The material and colour palette, combined with exotic touches and bold custom-made furniture give this cosy hotel a retro chic style that perfectly blends vintage and modern.
A love of London does not guarantee the success of an interior design project, however, it is certainly a good starting point. Dorothée Meilichzon—who, in 2009 when she was just 27 years old, set up her own studio, Chzon, in Paris—has already gained a reputation in the French capital’s hospitality industry with Hotel Paradis, Le Grand Pigalle, Hotel Bachaumont and Hotel Panache. Dorothée’s latest project, the newly opened Henrietta Hotel—owned by Experimental Group—is her first hotel in London.
Located on its eponymous street, just off Covent Garden Market, it occupies two townhouses that date back to the 19th century. One, from 1874, once housed the office of Victor Gollancz Ltd., which published the works of George Orwell, Kingsley Amis and John Le Carre. The other, from 1887, was designed by HE Pollard and features an Anglo-Dutch style with red brick and terracotta. “It is a neighbourhood I know well as I worked on the Experimental Cocktail Club in Chinatown nearby and the Compagnie des Vins at Neal’s Yard a few years ago,” says Dorothée.
The local environment and British architecture were main sources of inspiration for designing the interior spaces, ensuring Henrietta Hotel would perfectly fit its surroundings. “The brick tone of the street’s buildings inspired the colour palette of the rooms and restaurant,” Dorothée explains. “As we are very close to the Covent Garden Market, I used a lot of flora and fauna elements and details from biophilic design such as the giant hand-painted tigers on the ceiling, the leopard-skin patterns, herbarium framed on the walls, the lush green and terracotta tiles, and the hardwood floor, among others.”
In total, eight different paints by Little Greene, Farrow & Ball, and Dulux contribute to the unexpected aesthetic of Henrietta Hotel: light pink, light blue, dark navy blue, faded blue, emerald green, military green, a faded red and a very light grey. Noticeably absent is any kind of white.
Long and narrow, the ground floor decorated with a Cole and Son wallpaper leads to the two-storey restaurant managed by renowned British chef Ollie Dabbous. Adorned with a big, steel-framed glass roof on the mezzanine modelled after the arched glass ceiling in the Covent Garden Market, this public area comprises 40 Carimate chairs by Vico Magistretti—which were purchased one by one—and Charlotte Perriand-inspired free shape tables in a decor that reflects both Victorian ornamentations and Art Deco touches. Mixing patterns and contrasting shapes set the tone for a playful yet sophisticated space.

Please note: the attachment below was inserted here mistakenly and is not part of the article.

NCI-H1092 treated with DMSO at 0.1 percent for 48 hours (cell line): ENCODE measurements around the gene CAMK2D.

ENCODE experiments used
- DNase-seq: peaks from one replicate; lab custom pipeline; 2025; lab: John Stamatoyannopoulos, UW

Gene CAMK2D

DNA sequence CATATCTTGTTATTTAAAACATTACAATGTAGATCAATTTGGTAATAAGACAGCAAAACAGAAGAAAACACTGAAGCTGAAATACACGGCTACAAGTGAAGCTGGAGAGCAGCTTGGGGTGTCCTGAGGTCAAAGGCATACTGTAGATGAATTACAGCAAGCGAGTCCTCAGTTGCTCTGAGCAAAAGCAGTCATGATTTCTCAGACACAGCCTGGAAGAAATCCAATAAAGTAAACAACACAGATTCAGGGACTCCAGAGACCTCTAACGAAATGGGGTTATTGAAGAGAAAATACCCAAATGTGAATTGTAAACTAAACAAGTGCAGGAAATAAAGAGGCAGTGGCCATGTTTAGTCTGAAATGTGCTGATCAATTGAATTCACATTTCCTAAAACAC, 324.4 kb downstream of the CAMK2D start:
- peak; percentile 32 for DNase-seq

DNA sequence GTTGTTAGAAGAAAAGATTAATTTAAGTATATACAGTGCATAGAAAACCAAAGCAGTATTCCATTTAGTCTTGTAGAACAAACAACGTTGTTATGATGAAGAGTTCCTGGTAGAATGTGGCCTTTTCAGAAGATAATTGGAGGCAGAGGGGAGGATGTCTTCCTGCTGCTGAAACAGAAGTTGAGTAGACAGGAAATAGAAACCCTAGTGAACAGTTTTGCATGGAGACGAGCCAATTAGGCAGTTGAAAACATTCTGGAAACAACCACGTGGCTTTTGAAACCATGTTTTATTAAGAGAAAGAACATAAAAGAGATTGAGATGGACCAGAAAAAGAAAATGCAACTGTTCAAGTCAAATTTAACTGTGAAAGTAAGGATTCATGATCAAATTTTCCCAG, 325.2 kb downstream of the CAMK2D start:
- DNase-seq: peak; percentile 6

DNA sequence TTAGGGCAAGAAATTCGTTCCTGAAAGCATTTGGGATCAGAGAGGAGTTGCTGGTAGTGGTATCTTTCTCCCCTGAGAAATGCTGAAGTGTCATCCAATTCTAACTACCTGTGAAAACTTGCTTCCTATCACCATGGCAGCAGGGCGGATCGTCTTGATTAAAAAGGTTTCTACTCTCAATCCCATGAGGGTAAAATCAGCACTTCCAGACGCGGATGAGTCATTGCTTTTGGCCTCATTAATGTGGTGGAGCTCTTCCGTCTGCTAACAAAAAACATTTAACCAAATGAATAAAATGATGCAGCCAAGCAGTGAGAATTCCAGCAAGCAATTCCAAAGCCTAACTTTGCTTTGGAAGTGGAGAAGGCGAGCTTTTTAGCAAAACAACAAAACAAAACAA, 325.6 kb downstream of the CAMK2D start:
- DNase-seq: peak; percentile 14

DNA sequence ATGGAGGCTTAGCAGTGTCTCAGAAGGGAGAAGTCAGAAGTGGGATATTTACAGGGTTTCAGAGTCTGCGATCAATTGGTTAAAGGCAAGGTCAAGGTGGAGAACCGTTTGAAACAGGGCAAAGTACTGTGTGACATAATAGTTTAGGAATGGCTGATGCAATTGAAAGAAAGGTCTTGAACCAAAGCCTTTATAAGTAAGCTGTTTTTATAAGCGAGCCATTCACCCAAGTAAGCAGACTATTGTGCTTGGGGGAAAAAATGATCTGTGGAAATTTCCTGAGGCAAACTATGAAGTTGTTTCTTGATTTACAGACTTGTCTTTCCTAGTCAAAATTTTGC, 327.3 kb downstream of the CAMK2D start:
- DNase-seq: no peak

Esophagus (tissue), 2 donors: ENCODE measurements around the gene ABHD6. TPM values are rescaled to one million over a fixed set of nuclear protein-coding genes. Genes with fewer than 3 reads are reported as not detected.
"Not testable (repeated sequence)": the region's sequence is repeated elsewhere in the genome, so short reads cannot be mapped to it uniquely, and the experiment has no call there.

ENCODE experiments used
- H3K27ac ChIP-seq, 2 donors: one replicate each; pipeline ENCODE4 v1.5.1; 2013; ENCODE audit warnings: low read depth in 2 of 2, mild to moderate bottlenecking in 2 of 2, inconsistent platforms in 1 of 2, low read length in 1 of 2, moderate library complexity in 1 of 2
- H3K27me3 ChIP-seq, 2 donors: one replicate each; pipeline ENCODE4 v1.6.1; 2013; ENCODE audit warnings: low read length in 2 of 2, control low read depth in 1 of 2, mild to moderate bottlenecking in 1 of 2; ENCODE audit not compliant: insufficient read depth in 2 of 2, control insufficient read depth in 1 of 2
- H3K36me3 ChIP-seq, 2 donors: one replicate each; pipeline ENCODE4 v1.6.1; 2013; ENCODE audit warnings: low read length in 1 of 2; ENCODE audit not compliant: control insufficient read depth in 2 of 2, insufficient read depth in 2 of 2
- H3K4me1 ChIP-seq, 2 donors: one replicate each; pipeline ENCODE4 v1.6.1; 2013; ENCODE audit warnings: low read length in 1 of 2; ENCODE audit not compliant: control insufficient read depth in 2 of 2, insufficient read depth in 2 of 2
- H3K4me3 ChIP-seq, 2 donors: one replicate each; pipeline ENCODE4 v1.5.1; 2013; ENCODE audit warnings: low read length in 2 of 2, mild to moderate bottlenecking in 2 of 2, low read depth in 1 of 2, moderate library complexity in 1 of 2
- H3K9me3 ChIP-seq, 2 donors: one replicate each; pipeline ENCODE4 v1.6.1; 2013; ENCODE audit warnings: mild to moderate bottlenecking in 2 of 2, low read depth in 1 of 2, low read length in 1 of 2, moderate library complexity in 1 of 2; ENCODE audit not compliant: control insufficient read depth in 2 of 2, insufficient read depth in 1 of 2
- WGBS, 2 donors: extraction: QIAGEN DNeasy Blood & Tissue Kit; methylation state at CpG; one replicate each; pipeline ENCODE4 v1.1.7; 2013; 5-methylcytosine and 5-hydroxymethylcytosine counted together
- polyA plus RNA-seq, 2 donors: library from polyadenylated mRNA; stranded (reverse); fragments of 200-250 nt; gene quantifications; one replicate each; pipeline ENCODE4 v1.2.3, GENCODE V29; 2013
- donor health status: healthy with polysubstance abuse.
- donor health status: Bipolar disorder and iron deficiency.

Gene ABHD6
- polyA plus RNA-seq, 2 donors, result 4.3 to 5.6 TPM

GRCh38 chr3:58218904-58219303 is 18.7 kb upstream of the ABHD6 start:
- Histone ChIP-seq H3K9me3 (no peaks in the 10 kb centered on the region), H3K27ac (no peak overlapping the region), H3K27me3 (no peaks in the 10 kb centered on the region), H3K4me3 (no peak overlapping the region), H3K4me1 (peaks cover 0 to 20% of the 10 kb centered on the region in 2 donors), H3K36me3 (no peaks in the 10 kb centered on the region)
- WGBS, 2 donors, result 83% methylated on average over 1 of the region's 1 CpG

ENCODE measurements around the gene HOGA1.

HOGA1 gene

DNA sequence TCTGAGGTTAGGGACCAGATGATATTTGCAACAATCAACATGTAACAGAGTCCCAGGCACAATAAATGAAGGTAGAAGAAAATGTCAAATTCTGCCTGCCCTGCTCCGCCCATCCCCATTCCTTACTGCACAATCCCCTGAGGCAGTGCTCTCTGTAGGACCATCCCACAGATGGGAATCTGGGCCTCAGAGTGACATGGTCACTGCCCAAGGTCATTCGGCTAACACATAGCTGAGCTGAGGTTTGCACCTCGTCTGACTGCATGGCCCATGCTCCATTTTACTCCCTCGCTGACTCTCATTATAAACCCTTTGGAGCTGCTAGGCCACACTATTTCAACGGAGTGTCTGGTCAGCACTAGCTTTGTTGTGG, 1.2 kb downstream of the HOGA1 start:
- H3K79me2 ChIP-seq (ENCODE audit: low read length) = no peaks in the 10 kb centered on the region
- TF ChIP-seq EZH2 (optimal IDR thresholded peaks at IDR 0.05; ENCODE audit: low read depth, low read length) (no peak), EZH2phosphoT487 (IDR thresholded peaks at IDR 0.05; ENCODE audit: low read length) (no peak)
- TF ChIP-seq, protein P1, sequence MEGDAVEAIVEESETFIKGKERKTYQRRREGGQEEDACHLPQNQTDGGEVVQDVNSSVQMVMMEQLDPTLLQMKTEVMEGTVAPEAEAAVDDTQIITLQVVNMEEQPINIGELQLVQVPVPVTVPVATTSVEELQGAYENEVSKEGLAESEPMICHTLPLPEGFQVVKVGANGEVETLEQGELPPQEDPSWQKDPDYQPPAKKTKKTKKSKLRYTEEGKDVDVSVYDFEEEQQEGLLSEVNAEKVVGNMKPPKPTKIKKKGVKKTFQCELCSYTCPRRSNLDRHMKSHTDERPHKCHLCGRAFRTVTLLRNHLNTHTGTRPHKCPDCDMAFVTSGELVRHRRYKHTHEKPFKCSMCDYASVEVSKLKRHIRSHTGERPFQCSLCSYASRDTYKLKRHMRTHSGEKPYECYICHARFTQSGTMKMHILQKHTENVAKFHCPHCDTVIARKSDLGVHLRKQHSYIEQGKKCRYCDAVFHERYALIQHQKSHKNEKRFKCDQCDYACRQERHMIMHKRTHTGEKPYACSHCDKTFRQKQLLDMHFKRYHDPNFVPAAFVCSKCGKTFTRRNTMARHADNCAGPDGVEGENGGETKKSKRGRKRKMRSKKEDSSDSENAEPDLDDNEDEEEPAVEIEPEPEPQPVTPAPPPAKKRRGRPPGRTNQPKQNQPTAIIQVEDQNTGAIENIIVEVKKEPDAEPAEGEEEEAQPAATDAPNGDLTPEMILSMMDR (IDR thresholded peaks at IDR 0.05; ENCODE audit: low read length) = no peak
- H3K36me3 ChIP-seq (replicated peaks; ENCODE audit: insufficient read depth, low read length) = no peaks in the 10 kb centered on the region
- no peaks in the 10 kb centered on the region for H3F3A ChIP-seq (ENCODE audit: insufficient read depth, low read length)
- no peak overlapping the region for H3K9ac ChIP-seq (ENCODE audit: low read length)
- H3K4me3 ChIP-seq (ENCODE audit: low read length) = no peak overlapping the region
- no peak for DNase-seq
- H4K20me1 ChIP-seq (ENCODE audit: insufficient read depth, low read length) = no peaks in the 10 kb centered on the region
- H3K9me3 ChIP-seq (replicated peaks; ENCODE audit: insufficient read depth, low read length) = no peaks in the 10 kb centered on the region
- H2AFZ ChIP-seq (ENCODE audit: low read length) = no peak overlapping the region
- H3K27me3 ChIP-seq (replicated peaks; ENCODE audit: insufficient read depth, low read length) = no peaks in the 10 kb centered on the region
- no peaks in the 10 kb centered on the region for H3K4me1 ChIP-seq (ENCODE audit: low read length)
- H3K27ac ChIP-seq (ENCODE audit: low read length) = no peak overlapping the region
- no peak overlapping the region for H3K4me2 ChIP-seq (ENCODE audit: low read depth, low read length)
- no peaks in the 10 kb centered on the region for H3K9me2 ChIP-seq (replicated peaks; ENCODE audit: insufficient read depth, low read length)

In every corner, timeless materials, including brass, white Carrara marble, wool, lime wood, silk, velvet, brushed aluminium and terracotta tiles help to tell an authentic story. “They are a bit precious but also very simple,” Dorothée says of the materials.
Experimentation was key in all the spaces, in particular in the 18 rooms—done in four hues—that were created to enable inhabitants to “sleep like a king” and “wake up with a smile” according to the interior designer’s words. “I designed four different huge bedheads that refer to the very flat fascia of the Victorian buildings, with a lot of ornamentations and funny roof shapes. They are made of multiple layers of painted wood, bevelled mirrors and fabric panels.” Reminiscent of the surrounding pediments, colonnades, capitals and porticos, cut piece-by-piece and assembled by hand, the oversized, cheerful headboards are one of Dorothée’s favourite elements in the hotel.
The combination of functionality, elegance and warmth is achieved thought the use of brass bedside lights, terrazzo patterned carpets, 70s’-style brushed aluminium armchairs inspired by Pierre Paulin, and suspended wardrobes, all custom-made by Dorothée’s team. In the bright and symmetrical pink bathrooms—some of them with double showers—the octagonal floor tiles were a collaboration between Chzon and French company Winckelmans. The nickel taps are by English manufacturer Lefroy Brooks. “I wanted to create a British atmosphere but with a mix of elements from different eras, which is not that usual in the places I know in London,” Dorothée says.